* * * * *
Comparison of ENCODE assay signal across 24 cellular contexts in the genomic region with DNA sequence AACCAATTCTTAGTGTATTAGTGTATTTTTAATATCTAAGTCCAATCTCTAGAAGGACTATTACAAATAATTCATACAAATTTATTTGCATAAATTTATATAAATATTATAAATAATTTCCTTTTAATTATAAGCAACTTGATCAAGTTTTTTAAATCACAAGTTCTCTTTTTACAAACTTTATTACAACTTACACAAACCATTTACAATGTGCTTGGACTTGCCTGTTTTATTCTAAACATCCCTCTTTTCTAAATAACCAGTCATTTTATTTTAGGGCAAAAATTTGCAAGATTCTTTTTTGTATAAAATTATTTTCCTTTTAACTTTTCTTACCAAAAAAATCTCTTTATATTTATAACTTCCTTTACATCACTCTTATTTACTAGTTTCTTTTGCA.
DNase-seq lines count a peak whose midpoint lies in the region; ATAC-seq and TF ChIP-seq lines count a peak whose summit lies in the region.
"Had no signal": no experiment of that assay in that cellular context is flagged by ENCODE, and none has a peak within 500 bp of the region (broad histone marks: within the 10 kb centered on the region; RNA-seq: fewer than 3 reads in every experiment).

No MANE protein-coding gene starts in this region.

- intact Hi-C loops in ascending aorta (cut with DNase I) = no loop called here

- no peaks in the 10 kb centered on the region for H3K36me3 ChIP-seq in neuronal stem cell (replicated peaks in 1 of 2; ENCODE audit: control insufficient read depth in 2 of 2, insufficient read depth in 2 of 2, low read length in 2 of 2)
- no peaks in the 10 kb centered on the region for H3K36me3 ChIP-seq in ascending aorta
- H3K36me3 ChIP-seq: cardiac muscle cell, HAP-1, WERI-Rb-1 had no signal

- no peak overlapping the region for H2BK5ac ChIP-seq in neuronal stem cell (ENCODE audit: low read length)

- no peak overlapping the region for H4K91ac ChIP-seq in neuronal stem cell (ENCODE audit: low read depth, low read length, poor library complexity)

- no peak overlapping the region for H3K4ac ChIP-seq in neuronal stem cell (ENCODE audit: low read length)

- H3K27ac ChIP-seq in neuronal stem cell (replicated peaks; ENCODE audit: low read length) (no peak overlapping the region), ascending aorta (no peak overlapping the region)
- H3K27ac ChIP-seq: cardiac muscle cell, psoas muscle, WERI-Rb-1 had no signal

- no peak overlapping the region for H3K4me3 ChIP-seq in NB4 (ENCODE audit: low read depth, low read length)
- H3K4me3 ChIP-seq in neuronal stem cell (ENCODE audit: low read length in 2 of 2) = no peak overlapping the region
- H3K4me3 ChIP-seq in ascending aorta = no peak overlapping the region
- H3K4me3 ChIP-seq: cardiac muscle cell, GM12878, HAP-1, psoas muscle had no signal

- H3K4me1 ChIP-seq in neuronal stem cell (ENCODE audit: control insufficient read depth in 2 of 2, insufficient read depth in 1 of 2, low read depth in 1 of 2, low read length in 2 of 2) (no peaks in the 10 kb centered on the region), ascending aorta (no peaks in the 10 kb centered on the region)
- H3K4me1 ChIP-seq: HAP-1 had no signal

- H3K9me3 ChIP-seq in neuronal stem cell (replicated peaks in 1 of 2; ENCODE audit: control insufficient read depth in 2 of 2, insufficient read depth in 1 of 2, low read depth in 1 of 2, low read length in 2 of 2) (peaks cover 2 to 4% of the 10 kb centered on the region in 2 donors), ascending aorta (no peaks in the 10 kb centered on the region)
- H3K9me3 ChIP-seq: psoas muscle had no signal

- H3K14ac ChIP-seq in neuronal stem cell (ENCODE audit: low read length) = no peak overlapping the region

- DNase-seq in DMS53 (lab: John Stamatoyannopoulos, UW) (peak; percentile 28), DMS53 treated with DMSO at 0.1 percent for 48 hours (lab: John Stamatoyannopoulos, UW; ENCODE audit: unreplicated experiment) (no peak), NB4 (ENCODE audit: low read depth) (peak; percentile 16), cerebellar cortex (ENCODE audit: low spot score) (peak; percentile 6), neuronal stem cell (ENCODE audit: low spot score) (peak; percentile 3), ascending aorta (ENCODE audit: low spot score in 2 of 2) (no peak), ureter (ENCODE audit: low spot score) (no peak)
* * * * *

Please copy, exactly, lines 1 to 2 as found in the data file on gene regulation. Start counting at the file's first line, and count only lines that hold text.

Comparison of ENCODE assay signal across 24 cellular contexts in the genomic region with DNA sequence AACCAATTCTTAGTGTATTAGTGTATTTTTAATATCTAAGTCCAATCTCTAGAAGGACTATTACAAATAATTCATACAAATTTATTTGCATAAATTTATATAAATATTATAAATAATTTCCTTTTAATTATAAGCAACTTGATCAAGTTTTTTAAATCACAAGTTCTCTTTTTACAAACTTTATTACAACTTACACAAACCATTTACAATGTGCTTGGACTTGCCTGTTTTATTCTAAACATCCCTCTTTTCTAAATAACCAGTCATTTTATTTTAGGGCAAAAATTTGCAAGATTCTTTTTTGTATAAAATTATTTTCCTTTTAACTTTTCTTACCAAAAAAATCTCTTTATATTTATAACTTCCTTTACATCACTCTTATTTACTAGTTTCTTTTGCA.
DNase-seq lines count a peak whose midpoint lies in the region; ATAC-seq and TF ChIP-seq lines count a peak whose summit lies in the region.